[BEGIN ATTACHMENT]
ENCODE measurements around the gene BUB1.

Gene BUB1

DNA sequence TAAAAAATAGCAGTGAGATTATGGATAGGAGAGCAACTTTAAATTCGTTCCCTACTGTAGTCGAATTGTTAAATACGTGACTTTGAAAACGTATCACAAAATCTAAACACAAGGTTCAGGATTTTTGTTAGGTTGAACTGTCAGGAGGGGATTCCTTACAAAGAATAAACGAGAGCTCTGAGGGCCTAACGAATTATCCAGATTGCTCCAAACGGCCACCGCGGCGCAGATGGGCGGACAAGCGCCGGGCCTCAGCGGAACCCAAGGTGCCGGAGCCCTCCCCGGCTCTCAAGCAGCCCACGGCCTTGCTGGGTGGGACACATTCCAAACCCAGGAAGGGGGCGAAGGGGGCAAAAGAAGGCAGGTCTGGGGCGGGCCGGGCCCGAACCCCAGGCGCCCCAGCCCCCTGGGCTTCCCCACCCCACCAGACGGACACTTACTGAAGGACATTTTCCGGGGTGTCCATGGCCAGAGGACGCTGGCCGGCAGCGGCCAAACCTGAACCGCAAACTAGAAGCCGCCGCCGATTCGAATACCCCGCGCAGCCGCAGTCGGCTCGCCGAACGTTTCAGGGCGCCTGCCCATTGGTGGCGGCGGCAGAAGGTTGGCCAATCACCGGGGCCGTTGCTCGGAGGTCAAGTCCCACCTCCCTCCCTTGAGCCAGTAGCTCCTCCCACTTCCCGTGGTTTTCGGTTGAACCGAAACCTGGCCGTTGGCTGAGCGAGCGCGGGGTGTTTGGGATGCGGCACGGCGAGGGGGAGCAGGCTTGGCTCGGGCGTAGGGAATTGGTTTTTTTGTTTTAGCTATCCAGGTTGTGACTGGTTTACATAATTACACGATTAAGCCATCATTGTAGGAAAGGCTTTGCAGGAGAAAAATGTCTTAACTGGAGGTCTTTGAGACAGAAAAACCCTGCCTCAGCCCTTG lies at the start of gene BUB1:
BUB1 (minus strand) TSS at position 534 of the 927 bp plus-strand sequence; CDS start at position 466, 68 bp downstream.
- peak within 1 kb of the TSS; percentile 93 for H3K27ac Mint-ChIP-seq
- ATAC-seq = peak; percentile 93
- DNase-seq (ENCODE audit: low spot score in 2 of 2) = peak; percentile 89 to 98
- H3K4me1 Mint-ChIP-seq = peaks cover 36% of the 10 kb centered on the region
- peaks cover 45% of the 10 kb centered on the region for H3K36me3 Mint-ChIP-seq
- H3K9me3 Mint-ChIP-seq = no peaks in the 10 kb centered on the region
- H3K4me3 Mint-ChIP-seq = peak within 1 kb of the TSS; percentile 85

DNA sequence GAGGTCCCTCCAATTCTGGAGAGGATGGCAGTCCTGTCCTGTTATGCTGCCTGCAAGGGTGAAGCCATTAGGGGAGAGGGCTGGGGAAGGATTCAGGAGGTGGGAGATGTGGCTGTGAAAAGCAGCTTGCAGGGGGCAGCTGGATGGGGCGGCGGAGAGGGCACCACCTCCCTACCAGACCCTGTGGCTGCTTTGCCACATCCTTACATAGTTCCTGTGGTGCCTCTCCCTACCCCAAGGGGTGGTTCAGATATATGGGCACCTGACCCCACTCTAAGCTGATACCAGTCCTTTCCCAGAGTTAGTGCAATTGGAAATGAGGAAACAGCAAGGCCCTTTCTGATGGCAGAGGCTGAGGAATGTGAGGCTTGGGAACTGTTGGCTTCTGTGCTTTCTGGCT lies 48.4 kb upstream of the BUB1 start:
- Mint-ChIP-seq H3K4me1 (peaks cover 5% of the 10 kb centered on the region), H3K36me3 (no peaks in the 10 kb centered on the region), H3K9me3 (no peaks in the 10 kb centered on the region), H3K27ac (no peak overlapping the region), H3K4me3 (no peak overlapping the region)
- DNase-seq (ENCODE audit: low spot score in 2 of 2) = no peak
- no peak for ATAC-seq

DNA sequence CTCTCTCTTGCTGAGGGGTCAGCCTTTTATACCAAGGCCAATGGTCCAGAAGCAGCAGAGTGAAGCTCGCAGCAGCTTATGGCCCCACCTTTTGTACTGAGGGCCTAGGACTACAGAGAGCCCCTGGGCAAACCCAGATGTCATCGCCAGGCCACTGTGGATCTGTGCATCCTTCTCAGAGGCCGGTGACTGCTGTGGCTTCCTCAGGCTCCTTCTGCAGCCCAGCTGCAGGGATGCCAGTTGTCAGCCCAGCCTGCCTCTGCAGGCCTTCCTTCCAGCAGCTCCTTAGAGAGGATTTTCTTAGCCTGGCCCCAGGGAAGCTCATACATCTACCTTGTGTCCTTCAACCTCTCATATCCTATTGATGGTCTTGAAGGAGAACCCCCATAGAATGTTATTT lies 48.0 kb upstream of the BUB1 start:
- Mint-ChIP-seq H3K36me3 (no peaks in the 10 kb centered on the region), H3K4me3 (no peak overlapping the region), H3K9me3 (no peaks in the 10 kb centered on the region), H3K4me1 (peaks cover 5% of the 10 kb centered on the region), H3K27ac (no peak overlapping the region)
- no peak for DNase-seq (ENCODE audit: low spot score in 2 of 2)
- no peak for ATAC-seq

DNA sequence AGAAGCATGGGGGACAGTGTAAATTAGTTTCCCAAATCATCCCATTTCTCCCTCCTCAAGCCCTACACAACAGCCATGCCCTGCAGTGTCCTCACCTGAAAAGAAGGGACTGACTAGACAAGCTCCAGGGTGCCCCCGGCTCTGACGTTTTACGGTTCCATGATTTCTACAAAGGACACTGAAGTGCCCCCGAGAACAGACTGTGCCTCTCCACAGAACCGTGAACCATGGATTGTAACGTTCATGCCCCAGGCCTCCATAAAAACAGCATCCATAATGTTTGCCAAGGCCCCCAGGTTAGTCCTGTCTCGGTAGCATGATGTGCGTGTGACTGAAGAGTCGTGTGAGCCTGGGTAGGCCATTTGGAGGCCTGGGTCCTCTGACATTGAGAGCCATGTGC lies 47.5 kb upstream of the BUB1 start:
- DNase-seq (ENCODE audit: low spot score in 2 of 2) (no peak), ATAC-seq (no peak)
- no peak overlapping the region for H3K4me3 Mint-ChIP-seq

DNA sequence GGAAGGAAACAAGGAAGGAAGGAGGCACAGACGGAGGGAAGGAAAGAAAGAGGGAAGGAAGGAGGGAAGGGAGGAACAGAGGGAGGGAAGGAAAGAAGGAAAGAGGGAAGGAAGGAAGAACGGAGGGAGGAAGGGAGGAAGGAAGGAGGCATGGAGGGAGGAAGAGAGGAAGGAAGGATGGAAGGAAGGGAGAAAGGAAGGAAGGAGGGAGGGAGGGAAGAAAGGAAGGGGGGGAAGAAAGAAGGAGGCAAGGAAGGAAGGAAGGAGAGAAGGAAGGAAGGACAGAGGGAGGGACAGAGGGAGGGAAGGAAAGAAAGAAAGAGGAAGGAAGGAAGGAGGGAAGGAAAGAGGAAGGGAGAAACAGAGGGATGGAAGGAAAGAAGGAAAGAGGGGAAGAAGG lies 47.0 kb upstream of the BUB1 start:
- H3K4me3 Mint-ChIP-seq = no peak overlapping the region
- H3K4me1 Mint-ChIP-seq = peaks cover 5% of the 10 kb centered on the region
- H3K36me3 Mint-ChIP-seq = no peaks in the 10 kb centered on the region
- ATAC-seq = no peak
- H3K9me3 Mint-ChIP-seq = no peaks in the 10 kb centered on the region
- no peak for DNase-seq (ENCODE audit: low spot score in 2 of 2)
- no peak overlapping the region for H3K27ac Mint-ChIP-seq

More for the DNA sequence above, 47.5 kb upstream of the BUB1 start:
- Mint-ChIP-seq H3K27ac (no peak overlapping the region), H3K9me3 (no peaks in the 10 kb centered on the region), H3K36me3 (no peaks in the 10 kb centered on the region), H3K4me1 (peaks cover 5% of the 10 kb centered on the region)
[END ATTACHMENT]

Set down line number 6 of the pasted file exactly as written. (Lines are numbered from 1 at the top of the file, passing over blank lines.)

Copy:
- ATAC-seq = peak; percentile 93